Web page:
America and West Indies: August 1672

Calendar of State Papers Colonial, America and West Indies: Volume 7, 1669-1674. Originally published by Her Majesty's Stationery Office, London, 1889.

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'America and West Indies: August 1672', in Calendar of State Papers Colonial, America and West Indies: Volume 7, 1669-1674, ed. W Noel Sainsbury( London, 1889), British History Online [accessed 21 July 2024].

'America and West Indies: August 1672', in Calendar of State Papers Colonial, America and West Indies: Volume 7, 1669-1674. Edited by W Noel Sainsbury( London, 1889), British History Online, accessed July 21, 2024,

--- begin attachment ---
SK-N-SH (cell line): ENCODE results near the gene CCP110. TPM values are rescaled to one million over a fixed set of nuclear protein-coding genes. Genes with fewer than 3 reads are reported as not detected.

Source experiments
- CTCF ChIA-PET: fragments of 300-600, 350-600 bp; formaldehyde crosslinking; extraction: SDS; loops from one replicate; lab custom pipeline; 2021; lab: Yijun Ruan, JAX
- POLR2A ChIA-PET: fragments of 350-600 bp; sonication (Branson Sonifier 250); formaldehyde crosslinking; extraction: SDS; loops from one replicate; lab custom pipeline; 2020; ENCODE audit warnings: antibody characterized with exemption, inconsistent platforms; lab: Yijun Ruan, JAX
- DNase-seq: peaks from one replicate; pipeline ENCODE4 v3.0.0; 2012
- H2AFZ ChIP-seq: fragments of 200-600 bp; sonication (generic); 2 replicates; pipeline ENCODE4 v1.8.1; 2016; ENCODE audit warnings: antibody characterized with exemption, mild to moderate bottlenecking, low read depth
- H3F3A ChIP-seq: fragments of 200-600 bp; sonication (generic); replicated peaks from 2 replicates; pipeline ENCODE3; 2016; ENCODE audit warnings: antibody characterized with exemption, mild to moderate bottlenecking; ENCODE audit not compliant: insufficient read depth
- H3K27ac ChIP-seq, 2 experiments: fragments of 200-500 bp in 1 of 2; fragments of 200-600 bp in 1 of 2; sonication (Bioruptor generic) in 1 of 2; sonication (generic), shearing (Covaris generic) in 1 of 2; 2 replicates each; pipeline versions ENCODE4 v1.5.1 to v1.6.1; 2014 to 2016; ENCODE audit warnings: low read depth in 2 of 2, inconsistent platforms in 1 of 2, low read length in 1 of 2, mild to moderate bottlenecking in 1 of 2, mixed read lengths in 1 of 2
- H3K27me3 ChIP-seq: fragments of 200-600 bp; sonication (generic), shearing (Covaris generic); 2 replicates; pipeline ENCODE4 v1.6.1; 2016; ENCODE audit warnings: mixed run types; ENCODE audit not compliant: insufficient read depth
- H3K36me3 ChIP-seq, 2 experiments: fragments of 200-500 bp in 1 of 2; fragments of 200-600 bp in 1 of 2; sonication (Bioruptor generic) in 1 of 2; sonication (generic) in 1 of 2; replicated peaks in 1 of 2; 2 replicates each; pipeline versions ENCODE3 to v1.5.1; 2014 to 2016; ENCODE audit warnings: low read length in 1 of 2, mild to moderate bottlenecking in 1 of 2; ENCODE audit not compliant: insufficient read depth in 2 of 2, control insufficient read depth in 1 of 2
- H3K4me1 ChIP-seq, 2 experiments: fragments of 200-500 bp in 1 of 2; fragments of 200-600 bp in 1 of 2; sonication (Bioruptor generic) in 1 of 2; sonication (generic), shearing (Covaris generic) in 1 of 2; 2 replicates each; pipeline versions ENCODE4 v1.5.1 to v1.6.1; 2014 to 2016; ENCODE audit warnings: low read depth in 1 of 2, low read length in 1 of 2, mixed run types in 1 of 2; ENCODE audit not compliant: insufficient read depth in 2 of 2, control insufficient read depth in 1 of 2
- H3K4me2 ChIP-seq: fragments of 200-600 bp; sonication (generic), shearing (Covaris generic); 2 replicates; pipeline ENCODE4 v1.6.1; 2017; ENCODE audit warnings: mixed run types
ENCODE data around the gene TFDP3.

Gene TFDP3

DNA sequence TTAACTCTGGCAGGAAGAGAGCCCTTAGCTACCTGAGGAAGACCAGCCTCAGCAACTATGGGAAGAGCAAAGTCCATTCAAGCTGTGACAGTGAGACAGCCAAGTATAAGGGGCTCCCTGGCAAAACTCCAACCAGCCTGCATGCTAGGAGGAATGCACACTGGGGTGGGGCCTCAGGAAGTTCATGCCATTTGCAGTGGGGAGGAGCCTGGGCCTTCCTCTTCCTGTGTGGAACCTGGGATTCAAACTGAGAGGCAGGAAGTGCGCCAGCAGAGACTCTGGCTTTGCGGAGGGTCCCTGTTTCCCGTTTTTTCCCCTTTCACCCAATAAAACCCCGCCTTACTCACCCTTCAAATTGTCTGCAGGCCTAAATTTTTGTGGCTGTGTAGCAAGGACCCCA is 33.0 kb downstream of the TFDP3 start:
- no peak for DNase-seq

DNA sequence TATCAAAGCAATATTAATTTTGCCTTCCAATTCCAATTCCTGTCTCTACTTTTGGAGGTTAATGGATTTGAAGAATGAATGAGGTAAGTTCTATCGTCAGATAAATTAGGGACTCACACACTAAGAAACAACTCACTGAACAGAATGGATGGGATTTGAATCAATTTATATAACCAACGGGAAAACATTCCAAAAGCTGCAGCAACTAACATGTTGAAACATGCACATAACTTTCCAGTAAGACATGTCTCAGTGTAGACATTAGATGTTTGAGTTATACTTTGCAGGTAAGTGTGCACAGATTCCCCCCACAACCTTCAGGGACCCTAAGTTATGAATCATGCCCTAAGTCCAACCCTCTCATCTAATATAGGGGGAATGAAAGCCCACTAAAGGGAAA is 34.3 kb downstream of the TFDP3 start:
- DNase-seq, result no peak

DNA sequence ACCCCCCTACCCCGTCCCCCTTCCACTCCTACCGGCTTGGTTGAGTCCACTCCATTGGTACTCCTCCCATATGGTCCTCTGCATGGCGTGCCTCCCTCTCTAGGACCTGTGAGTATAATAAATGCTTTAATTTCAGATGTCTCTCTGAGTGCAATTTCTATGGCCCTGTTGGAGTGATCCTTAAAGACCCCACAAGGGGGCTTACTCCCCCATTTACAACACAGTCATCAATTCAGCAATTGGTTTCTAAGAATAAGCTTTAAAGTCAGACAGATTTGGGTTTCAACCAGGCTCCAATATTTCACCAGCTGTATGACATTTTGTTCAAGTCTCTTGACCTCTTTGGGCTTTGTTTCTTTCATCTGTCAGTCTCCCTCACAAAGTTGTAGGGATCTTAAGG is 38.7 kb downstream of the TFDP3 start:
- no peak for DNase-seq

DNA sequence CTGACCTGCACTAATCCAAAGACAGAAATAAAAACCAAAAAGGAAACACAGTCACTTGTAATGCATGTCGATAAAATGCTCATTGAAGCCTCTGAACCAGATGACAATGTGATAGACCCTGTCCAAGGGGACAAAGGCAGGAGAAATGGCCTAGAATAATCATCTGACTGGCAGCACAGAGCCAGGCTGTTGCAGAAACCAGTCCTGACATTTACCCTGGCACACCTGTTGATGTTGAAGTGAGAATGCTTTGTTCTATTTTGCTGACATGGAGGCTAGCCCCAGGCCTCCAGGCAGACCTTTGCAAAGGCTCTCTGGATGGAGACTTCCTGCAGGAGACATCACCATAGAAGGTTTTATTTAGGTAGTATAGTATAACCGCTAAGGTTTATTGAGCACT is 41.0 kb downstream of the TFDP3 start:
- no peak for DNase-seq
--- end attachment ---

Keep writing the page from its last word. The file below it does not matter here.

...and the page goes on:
"America and West Indies: August 1672". Calendar of State Papers Colonial, America and West Indies: Volume 7, 1669-1674. Ed. W Noel Sainsbury(London, 1889), , British History Online. Web. 21 July 2024.

August 1672

Aug. 4.
St. Jago.